confronting until Billy, the male goat got his neck rope caught in a billion vines. As the sun was setting, the goats had all returned to their room to get comfortable for the night, when I realised that Billy was not with them. I opened my ears and could hear his bleets of desperation, and ran to see what was wrong, after stomping through deep mud sludge, through spikey lantana and down a small creek, I found billy in a small clearing with a hundred or so vines wrapped around his neck. I ran back for the machete, and then back again through the marsh and spikes. It was a bad situation, and it only seemed to get worse. The sun had set and it was dark down this gully. Billy was in panic mode, bucking everything within his reach trying to free himself, and he had managed to get caught on top of a red ants nest.
So it was testing having this one on one battle with Billy, me holding his horns and cutting through the vines, while he is constantly bucking me, whilst slapping off the red ants that were biting aggressively defending their territory, they were in my hair, my clothes, my pants, between my fingers and toes. It was painful. But he was free after one last chop and he did a leap in the air to celebrate freedom. Started running toward his home turned around, gave me a nod of thanks and continued. Whoooh, what a day.
The next day Rizal my good friend from Jatiwangi, Indonesia arrived. I was so excited to see him again, but this meant that I would have to drive the car into town and pick him up. The car is an interesting one, a rust bucket on view, with a paper clip to switch the engine on, and a roll start to get going, but in lives a beefy engine, good wheels, and a heart well attuned to a bumpy as hell road. I made it down to Lenggong, with a few issues, the down was easy, it’s the up I was worried about. A boy on the side of the road with guitar, backpack and flanno jumps in, a smile, then off to the market to get dried coconut for the chickens, chicken heads for the dogs, and some food for ourselves.
View of Kilang and out over the valley
The greenhouse, and building new planting boxes


The next 6 days were great but challenging, this was a really amazing opportunity for me to experience owning a farm, and all the responsibilities involved. The goats were sneaky as hell, they really enjoyed walking up the hill to graze on the fresh mountainous grasses, but the loggers did not enjoy there company, so we were on constant watch to not let them pass, this was a draining job at first, but after a few days a bit of routine was developed and their movements were somewhat predictable. Until of course one day when we lost the cow and the goats, a big run up the hill following the soft droppings they had left along the way, thinking to ourselves surely the cow couldn’t be up here with them, cows hate hills! But not this one, it wanted to be one of the goat family, so yes it had followed them all the way up the hill and its head was popping up with the 12 other goats knowing they had been sprung, and were going to get in trouble!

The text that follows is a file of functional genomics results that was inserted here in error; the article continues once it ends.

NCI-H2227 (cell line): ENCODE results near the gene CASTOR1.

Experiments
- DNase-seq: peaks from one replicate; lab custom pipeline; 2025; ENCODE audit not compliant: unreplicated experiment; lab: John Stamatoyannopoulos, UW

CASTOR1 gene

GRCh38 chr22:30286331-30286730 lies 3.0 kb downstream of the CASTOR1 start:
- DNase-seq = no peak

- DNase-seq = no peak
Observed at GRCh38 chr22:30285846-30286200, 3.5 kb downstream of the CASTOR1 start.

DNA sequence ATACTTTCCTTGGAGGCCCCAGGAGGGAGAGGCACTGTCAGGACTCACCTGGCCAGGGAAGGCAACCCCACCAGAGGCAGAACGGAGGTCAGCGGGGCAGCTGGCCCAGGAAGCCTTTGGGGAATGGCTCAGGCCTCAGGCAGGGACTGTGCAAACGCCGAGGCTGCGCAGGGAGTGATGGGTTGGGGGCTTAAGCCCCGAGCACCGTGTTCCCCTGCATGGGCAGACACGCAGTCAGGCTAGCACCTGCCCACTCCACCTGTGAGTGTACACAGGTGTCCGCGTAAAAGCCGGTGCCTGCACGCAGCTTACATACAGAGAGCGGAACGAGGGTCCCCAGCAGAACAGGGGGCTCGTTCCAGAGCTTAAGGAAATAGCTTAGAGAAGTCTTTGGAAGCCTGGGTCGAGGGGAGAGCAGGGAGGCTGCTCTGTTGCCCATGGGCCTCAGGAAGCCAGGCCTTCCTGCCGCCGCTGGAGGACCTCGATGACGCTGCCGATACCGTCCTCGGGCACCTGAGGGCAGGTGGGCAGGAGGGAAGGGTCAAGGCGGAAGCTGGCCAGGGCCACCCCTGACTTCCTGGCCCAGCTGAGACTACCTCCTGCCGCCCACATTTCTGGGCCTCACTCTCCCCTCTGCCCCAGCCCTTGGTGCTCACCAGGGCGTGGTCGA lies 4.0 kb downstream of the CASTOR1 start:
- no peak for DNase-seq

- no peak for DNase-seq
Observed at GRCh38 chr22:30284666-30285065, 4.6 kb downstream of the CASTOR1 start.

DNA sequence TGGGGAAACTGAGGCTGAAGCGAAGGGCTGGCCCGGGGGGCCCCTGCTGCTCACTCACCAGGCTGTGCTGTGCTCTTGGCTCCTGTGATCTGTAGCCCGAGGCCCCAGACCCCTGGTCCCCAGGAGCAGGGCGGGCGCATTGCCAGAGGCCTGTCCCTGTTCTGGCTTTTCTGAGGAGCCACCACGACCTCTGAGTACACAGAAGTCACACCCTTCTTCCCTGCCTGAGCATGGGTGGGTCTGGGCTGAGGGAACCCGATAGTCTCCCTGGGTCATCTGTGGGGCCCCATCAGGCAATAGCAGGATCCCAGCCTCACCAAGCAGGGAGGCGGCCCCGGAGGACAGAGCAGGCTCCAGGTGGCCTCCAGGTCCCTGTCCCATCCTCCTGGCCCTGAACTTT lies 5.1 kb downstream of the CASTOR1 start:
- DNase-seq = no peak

When we were not feeding the animals, chasing the goats, playing with the pups or planting and harvesting, Rizal was making a junk percussion Jam space, and I was painting some banners for a new yoga space at the farm. We had so much room in the kilang( tea drying house) to get creative it was great. We played music and talked about life, cooked amazing meals and relaxed in our spare time. And there was nothing I enjoyed more than being able to wash every day in the fresh water flowing down from the mountain to our personal Jacuzzi.